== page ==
Why?

I want to breathe out, I have been holding my breath since December 8, 2017 at 10:30 a.m.

I thought this was THE end.  But it’s not.  It is simply AN end.  This is the beginning for a new phase of cancer, living scan to scan.

His name is off the prayer list, the cards won’t come anymore, we won’t see our doctors weekly, and the average friend thinks we are done, praise God.  The only thing that will keep coming is advice, a blessing and a curse.

There is no back to normal, we live now as a family traumatized by cancer.

The life we used to live meant we’d be planning a vacation and buying plane tickets, but now I count how many scans are between us and that trip, and how many times do we have to all hold our breath and hope to hear the words, “the scan is clear” again.

The life we used to live included parties, lots of summer parties.  But now parties make me anxious. Who is coming?  Are they sick? Do they know he had cancer?  Will they ask the hard questions?  Will I be triggered into anxiety by something new I don’t even know will trigger me?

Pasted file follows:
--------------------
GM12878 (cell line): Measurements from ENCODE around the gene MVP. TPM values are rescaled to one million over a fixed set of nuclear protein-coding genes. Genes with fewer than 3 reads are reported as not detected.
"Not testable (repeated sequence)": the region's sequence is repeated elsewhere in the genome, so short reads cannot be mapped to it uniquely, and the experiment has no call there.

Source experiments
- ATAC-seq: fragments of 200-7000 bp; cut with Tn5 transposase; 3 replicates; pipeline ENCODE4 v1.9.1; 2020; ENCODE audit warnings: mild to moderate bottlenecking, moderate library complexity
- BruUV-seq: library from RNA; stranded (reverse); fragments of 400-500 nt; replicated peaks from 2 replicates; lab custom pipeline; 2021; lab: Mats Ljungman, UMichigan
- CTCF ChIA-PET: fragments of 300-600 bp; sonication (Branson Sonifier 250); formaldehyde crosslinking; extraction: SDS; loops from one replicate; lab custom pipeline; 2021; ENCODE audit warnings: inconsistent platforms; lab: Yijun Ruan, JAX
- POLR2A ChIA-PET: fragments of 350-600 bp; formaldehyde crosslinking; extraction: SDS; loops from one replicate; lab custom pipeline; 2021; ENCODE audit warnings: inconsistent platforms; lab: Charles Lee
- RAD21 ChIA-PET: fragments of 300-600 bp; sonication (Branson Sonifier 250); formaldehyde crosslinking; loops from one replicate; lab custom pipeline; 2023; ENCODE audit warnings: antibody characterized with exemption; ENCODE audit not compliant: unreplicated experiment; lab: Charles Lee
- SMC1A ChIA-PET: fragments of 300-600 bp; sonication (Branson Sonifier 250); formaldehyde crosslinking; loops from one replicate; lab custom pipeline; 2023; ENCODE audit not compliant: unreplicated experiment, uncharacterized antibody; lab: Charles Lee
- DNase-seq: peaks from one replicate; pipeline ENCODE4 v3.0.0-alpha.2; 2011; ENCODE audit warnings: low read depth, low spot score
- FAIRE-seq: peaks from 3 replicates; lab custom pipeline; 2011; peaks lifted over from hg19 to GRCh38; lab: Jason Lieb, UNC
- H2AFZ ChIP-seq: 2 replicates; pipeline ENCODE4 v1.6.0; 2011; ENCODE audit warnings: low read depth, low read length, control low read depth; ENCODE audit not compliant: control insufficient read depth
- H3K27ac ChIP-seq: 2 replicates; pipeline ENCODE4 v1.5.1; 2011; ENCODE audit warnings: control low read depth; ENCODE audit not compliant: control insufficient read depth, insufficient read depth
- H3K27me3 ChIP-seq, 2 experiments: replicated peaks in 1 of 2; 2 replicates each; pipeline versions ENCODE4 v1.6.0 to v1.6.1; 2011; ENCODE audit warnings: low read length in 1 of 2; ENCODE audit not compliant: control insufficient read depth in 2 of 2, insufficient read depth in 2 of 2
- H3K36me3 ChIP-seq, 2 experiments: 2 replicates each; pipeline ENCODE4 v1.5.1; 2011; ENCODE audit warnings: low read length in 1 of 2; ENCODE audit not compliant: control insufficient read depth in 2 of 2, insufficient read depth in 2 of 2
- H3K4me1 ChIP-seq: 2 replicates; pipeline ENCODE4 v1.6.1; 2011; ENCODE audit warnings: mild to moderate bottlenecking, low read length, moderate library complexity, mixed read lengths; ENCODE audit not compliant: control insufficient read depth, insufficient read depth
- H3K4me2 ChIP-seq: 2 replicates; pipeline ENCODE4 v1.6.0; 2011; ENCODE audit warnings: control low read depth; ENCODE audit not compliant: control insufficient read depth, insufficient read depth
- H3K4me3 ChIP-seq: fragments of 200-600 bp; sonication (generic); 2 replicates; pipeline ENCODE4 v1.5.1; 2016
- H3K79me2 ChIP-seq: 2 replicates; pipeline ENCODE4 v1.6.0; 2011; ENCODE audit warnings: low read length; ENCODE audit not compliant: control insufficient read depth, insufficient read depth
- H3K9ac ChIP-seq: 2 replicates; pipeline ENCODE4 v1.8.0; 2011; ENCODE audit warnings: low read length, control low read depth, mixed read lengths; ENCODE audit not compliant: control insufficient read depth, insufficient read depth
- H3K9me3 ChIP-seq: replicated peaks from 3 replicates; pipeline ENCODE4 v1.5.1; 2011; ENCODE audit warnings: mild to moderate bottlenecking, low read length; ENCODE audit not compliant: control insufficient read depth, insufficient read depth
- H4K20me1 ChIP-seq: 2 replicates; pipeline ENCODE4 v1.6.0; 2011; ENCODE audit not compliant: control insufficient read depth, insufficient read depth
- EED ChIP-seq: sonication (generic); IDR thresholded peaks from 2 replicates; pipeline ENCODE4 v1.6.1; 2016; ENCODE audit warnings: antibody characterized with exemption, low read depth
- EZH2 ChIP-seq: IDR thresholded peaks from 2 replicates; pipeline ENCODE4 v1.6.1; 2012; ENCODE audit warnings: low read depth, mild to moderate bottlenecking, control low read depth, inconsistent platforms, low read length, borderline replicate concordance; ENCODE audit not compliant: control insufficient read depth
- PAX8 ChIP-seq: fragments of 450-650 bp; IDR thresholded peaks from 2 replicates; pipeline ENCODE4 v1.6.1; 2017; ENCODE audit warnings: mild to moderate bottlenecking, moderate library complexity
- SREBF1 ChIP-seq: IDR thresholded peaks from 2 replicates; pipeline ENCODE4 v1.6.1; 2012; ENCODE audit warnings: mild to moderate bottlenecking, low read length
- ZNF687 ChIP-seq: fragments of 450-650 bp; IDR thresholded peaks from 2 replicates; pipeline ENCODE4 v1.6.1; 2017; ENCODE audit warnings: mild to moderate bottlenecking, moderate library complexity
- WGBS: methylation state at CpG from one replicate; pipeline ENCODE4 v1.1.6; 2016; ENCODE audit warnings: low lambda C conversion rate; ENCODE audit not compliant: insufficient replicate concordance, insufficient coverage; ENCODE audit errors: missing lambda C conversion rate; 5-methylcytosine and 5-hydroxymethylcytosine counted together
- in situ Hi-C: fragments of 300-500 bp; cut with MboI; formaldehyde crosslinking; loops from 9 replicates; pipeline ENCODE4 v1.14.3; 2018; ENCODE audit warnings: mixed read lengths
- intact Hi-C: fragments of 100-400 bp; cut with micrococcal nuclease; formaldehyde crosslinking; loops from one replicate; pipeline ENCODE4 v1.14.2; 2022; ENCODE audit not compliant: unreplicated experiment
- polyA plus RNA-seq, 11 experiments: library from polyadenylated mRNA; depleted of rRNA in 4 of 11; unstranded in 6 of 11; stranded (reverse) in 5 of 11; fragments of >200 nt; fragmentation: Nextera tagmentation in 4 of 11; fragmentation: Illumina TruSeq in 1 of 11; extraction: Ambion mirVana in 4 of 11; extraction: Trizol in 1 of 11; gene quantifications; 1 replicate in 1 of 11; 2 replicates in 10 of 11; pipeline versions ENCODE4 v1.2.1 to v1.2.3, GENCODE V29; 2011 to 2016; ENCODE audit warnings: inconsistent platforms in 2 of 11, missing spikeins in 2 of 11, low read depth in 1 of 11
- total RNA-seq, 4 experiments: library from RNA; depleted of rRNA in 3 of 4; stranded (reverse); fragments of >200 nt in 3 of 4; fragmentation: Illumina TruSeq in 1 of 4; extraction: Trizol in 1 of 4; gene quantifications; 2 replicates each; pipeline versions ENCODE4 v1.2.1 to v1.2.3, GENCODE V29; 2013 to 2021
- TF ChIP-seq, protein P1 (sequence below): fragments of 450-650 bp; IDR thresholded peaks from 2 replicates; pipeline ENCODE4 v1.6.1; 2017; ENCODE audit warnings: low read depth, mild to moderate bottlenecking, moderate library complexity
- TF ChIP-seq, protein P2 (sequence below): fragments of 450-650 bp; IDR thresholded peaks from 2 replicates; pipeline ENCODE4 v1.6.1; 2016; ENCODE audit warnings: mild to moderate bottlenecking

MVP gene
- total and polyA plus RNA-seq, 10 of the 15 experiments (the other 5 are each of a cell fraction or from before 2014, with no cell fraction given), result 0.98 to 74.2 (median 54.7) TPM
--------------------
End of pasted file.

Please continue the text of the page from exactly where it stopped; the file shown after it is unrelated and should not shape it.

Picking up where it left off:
The life we used to live included trust.  Now I ask do I trust his doctors?  Do I trust my decision-making?  Do I trust we can keep living?  Do I trust that the floor won’t crumble beneath us?

December to May we lived in triage.

We woke up, put on our pants, took a deep breath and did the emergency work the doctors guided us to do.  We showed up on time, we held him, we medicated him, we cleaned up the messes, we hugged each other, we cried when necessary, and we loved harder than we ever loved before.

But the triage phase is over.  We have paused.  We look back.  We look forward. We look inside.

When will we breathe out?

It may never be all at once.  But we will slowly exhale over the years with each new day, each giggle, each birthday, and each milestone.  We will slowly exhale each clear scan and each year further from cancer.

Hope and love will remind us to breathe in the meantime.”